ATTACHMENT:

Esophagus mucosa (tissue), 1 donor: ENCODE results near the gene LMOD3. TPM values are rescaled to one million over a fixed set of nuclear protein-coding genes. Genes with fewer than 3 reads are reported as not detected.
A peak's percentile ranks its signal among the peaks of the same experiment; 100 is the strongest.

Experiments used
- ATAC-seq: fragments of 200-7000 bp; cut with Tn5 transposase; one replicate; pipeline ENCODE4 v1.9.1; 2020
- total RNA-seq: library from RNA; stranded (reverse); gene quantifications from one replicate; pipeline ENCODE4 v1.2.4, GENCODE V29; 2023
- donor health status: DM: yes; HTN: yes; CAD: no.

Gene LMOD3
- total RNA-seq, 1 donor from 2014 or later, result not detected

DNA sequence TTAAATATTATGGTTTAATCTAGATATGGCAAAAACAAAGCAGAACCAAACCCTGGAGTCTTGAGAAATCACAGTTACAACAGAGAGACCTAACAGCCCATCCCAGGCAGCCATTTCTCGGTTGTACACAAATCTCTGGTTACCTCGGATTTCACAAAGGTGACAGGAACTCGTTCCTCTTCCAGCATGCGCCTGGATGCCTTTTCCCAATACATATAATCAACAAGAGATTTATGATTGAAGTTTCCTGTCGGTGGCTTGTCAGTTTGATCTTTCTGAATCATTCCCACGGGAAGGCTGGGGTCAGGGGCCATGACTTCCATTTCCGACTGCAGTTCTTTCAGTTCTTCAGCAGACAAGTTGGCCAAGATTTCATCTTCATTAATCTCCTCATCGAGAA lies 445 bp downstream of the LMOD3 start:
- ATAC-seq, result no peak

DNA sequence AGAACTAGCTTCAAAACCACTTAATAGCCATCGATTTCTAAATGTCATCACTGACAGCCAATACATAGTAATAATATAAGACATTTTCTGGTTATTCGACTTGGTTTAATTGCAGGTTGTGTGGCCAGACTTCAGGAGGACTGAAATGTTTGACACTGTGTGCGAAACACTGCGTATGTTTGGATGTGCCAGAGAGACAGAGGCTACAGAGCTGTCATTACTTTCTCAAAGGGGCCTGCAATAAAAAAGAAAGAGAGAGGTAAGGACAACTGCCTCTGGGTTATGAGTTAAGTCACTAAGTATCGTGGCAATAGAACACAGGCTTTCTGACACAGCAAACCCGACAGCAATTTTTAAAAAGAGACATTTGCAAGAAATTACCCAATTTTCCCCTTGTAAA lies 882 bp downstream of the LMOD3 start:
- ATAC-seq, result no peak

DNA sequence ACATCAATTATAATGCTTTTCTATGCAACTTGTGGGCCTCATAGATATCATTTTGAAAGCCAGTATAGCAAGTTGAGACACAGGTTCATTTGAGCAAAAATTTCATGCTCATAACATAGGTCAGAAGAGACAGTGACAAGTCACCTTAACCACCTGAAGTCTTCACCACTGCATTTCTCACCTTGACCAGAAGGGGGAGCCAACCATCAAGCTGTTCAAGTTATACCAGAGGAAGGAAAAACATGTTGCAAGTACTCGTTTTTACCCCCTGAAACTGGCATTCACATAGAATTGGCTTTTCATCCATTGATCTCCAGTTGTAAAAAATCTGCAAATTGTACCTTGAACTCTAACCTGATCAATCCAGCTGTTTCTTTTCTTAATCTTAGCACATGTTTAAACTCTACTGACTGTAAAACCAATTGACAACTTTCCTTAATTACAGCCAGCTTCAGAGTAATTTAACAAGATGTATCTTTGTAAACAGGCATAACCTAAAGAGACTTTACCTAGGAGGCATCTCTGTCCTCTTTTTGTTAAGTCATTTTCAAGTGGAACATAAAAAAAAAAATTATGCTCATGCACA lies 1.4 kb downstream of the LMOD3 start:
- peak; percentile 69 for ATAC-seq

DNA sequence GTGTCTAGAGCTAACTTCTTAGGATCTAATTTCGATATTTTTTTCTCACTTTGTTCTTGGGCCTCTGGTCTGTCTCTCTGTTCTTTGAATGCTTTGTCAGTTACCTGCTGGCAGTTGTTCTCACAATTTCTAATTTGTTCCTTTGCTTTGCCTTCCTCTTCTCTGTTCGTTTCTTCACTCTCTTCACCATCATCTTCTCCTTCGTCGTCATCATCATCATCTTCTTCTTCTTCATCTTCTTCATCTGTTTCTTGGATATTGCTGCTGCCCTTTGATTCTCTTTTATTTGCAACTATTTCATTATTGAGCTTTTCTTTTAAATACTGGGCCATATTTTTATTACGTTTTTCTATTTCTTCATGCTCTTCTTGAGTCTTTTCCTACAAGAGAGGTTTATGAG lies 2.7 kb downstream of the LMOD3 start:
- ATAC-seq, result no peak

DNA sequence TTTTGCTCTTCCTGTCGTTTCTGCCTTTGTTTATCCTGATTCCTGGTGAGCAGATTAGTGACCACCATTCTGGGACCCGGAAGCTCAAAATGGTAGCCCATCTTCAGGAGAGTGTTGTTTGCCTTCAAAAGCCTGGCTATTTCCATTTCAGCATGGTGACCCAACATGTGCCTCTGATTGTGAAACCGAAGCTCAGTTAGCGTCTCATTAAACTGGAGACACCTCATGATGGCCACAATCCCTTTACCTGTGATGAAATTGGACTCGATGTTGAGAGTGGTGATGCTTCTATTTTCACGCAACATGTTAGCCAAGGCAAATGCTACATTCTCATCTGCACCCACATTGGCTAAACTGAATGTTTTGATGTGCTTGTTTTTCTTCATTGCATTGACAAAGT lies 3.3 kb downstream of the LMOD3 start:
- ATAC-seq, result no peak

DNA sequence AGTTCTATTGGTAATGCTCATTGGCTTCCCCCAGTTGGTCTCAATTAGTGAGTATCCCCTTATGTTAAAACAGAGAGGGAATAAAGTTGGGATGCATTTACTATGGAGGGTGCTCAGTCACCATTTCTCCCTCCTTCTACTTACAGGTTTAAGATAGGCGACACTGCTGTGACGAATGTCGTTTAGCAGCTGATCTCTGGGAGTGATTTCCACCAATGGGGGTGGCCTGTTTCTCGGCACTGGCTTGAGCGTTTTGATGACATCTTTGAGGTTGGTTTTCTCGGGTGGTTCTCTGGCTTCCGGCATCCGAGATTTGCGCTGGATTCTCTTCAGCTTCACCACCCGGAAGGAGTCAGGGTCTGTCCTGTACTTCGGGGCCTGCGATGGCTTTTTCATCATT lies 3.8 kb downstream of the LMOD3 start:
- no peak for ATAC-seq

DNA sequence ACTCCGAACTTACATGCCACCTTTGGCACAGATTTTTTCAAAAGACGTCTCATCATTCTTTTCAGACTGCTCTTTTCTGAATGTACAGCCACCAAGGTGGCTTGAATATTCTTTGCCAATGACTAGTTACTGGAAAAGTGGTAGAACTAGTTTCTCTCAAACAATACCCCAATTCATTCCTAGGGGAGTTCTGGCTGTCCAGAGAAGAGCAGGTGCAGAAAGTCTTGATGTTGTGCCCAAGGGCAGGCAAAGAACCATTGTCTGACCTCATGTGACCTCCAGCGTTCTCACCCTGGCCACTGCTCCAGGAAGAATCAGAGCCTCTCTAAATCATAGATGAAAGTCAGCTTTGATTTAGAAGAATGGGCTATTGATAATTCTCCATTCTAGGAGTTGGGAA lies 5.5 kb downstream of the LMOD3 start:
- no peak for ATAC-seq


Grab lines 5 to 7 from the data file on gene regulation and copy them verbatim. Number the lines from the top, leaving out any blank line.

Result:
- total RNA-seq: library from RNA; stranded (reverse); gene quantifications from one replicate; pipeline ENCODE4 v1.2.4, GENCODE V29; 2023
- donor health status: DM: yes; HTN: yes; CAD: no.

Gene LMOD3